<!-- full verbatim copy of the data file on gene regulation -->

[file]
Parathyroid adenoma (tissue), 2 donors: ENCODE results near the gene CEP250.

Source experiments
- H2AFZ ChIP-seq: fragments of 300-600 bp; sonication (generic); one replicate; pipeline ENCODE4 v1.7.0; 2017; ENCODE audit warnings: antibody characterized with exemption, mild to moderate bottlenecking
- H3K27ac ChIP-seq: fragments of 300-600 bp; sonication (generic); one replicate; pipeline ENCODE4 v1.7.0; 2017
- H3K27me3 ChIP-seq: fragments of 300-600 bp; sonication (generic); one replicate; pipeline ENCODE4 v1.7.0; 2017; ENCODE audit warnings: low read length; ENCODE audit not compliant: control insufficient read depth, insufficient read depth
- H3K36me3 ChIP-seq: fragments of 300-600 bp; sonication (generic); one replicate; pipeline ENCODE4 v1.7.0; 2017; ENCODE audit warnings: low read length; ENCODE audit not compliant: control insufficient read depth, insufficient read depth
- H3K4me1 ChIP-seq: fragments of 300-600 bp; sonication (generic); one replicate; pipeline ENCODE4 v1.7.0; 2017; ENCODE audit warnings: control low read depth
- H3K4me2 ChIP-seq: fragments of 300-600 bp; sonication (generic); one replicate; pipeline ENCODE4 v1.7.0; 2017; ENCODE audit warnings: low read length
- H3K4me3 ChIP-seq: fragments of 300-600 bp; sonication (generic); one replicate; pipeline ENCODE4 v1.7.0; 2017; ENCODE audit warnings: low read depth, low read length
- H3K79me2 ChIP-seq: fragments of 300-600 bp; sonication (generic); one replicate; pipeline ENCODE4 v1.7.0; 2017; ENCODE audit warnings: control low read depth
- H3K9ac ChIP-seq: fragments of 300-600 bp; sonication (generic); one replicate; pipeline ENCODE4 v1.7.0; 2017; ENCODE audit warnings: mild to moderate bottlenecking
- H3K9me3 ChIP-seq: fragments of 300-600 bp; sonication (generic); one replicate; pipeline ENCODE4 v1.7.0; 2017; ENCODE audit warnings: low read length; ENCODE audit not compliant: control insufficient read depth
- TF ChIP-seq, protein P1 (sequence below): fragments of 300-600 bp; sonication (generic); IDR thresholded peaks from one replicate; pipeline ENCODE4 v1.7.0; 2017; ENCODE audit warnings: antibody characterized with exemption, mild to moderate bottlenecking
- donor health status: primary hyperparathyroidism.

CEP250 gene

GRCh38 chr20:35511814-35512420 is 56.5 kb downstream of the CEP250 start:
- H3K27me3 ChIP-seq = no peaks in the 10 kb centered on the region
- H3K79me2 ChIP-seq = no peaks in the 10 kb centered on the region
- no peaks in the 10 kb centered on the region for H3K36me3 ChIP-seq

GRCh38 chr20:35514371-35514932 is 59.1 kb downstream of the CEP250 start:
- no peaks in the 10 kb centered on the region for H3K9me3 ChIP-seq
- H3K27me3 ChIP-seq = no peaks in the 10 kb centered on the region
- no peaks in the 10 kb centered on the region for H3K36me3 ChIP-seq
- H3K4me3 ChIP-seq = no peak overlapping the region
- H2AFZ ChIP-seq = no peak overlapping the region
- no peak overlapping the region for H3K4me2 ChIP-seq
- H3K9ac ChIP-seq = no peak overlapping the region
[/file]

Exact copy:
Parathyroid adenoma (tissue), 2 donors: ENCODE results near the gene CEP250.

Source experiments
- H2AFZ ChIP-seq: fragments of 300-600 bp; sonication (generic); one replicate; pipeline ENCODE4 v1.7.0; 2017; ENCODE audit warnings: antibody characterized with exemption, mild to moderate bottlenecking
- H3K27ac ChIP-seq: fragments of 300-600 bp; sonication (generic); one replicate; pipeline ENCODE4 v1.7.0; 2017
- H3K27me3 ChIP-seq: fragments of 300-600 bp; sonication (generic); one replicate; pipeline ENCODE4 v1.7.0; 2017; ENCODE audit warnings: low read length; ENCODE audit not compliant: control insufficient read depth, insufficient read depth
- H3K36me3 ChIP-seq: fragments of 300-600 bp; sonication (generic); one replicate; pipeline ENCODE4 v1.7.0; 2017; ENCODE audit warnings: low read length; ENCODE audit not compliant: control insufficient read depth, insufficient read depth
- H3K4me1 ChIP-seq: fragments of 300-600 bp; sonication (generic); one replicate; pipeline ENCODE4 v1.7.0; 2017; ENCODE audit warnings: control low read depth
- H3K4me2 ChIP-seq: fragments of 300-600 bp; sonication (generic); one replicate; pipeline ENCODE4 v1.7.0; 2017; ENCODE audit warnings: low read length
- H3K4me3 ChIP-seq: fragments of 300-600 bp; sonication (generic); one replicate; pipeline ENCODE4 v1.7.0; 2017; ENCODE audit warnings: low read depth, low read length
- H3K79me2 ChIP-seq: fragments of 300-600 bp; sonication (generic); one replicate; pipeline ENCODE4 v1.7.0; 2017; ENCODE audit warnings: control low read depth
- H3K9ac ChIP-seq: fragments of 300-600 bp; sonication (generic); one replicate; pipeline ENCODE4 v1.7.0; 2017; ENCODE audit warnings: mild to moderate bottlenecking
- H3K9me3 ChIP-seq: fragments of 300-600 bp; sonication (generic); one replicate; pipeline ENCODE4 v1.7.0; 2017; ENCODE audit warnings: low read length; ENCODE audit not compliant: control insufficient read depth
- TF ChIP-seq, protein P1 (sequence below): fragments of 300-600 bp; sonication (generic); IDR thresholded peaks from one replicate; pipeline ENCODE4 v1.7.0; 2017; ENCODE audit warnings: antibody characterized with exemption, mild to moderate bottlenecking
- donor health status: primary hyperparathyroidism.

CEP250 gene

GRCh38 chr20:35511814-35512420 is 56.5 kb downstream of the CEP250 start:
- H3K27me3 ChIP-seq = no peaks in the 10 kb centered on the region
- H3K79me2 ChIP-seq = no peaks in the 10 kb centered on the region
- no peaks in the 10 kb centered on the region for H3K36me3 ChIP-seq

GRCh38 chr20:35514371-35514932 is 59.1 kb downstream of the CEP250 start:
- no peaks in the 10 kb centered on the region for H3K9me3 ChIP-seq
- H3K27me3 ChIP-seq = no peaks in the 10 kb centered on the region
- no peaks in the 10 kb centered on the region for H3K36me3 ChIP-seq
- H3K4me3 ChIP-seq = no peak overlapping the region
- H2AFZ ChIP-seq = no peak overlapping the region
- no peak overlapping the region for H3K4me2 ChIP-seq
- H3K9ac ChIP-seq = no peak overlapping the region